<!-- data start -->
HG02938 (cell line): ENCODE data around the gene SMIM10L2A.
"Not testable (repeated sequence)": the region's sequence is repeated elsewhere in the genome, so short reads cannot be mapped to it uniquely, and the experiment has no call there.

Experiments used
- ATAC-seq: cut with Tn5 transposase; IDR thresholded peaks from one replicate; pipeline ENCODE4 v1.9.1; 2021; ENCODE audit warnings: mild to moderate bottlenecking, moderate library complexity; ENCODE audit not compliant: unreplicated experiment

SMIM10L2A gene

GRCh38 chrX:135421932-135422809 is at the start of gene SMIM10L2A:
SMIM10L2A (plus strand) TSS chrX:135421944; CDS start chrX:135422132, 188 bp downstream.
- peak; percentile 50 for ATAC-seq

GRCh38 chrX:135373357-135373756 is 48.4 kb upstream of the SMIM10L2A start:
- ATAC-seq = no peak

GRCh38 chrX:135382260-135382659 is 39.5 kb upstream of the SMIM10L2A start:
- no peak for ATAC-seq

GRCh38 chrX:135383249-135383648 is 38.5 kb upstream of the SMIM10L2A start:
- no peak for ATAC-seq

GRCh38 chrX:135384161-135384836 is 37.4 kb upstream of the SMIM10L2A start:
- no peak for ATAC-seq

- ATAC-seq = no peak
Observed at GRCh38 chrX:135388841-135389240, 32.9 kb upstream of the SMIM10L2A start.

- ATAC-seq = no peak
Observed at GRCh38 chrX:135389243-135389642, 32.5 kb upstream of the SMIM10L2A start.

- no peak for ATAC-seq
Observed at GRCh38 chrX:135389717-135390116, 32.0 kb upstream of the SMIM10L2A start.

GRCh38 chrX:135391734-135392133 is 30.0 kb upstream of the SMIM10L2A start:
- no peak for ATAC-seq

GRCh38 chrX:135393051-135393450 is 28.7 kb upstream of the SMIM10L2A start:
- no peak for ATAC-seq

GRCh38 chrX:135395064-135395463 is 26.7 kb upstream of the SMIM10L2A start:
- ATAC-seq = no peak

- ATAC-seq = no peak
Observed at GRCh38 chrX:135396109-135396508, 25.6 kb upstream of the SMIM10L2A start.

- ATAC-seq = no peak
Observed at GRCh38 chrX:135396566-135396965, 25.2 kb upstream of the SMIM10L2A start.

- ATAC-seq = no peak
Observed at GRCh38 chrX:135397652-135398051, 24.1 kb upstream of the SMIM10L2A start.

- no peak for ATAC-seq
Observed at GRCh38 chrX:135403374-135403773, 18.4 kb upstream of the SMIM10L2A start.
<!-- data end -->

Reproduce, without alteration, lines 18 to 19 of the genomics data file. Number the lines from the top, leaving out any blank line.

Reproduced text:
Observed at GRCh38 chrX:135388841-135389240, 32.9 kb upstream of the SMIM10L2A start.

- ATAC-seq = no peak